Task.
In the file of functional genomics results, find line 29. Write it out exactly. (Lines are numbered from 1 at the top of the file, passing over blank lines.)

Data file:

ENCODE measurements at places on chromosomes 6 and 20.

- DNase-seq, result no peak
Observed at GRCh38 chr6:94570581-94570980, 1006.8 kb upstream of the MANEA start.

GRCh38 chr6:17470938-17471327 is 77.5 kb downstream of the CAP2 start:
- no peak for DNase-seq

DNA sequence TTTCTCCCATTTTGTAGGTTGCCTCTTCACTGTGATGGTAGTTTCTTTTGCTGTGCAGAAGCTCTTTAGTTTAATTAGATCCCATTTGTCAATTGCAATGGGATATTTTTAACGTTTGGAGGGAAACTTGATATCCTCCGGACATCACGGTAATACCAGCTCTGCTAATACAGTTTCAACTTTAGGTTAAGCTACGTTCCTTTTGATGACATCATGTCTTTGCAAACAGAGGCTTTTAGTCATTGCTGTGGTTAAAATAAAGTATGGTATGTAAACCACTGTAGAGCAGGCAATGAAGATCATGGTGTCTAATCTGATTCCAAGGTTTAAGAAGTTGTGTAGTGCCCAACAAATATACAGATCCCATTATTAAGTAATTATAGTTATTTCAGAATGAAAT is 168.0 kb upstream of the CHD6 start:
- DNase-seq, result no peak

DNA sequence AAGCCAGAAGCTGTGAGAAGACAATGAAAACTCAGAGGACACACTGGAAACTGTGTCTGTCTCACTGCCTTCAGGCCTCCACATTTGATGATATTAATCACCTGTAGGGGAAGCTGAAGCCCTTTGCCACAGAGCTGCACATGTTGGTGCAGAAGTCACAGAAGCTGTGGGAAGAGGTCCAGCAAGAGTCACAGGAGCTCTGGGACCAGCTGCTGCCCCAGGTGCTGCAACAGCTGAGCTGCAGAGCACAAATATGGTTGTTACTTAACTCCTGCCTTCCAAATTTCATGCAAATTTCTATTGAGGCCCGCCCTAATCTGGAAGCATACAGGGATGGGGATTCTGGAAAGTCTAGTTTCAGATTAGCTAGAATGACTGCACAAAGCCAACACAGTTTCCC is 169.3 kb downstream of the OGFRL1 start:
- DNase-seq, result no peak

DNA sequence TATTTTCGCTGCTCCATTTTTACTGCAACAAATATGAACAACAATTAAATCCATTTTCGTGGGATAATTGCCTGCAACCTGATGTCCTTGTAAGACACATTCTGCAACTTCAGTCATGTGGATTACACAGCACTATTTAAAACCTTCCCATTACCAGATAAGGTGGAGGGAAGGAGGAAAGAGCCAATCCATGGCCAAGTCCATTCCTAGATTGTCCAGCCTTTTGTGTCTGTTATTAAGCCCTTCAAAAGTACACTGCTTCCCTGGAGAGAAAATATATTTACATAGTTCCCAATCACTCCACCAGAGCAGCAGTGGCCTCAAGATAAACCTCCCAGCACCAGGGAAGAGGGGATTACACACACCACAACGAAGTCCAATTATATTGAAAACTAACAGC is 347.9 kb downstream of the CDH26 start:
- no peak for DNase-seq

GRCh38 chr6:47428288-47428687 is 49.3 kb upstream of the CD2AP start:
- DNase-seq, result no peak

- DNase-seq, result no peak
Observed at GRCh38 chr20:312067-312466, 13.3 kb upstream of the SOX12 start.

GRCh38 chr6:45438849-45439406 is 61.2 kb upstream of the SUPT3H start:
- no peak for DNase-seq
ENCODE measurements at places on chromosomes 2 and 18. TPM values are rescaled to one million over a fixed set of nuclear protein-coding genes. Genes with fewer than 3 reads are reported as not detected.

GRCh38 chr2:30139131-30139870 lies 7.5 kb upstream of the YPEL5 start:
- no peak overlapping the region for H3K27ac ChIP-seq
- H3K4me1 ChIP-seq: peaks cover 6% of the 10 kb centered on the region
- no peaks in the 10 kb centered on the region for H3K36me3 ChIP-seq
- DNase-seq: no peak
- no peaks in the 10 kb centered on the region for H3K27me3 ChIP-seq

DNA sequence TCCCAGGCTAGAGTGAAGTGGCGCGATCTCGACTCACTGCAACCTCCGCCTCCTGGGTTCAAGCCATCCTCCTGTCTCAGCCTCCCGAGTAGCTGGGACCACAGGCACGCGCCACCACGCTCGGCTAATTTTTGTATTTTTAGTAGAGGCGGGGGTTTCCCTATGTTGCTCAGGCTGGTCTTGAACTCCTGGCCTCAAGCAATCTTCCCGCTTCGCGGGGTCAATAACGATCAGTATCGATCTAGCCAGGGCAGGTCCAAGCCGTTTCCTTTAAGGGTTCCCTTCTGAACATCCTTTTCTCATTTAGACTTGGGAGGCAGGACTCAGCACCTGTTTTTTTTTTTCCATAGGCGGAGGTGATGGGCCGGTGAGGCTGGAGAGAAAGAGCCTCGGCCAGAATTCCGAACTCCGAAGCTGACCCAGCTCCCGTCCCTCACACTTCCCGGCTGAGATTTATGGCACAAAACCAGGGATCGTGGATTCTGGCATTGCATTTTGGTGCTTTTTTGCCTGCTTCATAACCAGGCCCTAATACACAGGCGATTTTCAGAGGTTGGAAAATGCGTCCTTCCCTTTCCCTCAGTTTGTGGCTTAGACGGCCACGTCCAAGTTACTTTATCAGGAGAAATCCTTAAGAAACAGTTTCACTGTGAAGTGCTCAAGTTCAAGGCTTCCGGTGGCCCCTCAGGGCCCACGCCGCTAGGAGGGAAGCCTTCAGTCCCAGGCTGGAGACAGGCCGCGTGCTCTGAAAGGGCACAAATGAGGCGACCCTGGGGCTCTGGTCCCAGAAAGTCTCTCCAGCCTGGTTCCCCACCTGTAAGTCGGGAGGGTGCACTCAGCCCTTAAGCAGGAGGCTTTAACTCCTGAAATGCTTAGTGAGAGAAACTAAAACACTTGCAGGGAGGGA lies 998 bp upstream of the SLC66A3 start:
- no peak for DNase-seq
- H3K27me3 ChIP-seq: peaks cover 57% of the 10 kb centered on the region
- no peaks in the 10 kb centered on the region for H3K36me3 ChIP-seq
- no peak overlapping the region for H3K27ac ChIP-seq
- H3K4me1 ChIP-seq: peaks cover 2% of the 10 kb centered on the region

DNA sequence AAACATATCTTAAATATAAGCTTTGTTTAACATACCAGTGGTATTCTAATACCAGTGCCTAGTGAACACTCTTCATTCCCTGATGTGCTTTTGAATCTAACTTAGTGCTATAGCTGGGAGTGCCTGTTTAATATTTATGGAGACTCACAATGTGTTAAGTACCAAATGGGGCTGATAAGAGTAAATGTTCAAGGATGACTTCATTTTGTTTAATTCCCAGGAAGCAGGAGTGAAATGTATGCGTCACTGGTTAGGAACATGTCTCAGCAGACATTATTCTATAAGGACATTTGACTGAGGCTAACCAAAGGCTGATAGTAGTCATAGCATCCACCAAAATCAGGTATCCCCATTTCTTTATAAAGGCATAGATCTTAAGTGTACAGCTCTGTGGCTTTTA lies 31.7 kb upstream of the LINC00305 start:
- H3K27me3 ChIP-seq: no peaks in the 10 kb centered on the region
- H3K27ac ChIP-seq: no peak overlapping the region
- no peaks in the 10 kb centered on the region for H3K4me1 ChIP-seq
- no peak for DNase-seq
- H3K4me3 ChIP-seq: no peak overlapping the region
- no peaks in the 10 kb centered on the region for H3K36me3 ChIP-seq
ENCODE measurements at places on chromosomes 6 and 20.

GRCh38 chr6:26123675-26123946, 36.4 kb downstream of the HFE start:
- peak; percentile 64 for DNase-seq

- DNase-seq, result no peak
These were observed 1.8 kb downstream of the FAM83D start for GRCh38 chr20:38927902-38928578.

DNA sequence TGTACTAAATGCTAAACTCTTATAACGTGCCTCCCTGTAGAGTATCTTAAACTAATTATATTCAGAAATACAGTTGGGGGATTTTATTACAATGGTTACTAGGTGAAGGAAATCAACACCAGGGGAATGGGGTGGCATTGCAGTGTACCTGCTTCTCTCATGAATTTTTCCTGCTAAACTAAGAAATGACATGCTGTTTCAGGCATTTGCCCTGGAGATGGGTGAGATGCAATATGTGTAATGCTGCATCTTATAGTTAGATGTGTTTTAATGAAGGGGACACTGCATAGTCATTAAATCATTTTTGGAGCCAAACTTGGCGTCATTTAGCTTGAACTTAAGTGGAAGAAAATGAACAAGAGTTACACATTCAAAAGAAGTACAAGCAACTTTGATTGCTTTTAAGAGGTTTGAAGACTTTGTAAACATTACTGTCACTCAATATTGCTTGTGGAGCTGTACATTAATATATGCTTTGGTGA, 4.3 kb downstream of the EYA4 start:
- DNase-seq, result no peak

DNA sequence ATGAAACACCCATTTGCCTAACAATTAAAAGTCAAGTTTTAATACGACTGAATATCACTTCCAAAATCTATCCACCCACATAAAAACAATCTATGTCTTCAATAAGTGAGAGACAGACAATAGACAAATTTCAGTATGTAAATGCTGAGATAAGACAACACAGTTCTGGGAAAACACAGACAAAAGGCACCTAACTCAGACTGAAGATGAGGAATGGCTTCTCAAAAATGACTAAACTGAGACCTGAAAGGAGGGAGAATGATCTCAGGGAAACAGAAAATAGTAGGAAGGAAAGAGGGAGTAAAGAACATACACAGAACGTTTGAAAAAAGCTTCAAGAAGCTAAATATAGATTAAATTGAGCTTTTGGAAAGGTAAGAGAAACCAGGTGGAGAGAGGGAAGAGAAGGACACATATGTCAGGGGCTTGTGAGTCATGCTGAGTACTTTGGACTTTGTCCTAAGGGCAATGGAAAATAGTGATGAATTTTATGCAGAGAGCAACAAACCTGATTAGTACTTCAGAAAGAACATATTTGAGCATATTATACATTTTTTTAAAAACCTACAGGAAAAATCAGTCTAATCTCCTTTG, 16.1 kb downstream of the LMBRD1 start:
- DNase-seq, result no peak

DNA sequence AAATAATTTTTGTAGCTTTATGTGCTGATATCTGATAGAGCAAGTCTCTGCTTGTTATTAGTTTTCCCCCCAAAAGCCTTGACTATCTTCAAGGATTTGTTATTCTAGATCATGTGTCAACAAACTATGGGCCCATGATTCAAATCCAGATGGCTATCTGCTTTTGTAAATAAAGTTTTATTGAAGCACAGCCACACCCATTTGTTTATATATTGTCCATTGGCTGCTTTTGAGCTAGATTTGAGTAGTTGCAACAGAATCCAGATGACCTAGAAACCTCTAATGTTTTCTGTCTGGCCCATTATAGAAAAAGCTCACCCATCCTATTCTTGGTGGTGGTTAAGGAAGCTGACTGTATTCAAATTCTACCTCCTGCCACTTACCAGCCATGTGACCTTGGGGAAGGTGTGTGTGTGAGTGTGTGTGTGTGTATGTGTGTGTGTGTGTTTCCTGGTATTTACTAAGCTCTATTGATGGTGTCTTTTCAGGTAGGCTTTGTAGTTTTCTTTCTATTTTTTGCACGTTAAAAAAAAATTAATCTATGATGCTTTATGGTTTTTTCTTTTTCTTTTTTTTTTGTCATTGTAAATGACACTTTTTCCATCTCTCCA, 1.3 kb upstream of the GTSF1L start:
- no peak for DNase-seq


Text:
- no peak overlapping the region for H3K27ac ChIP-seq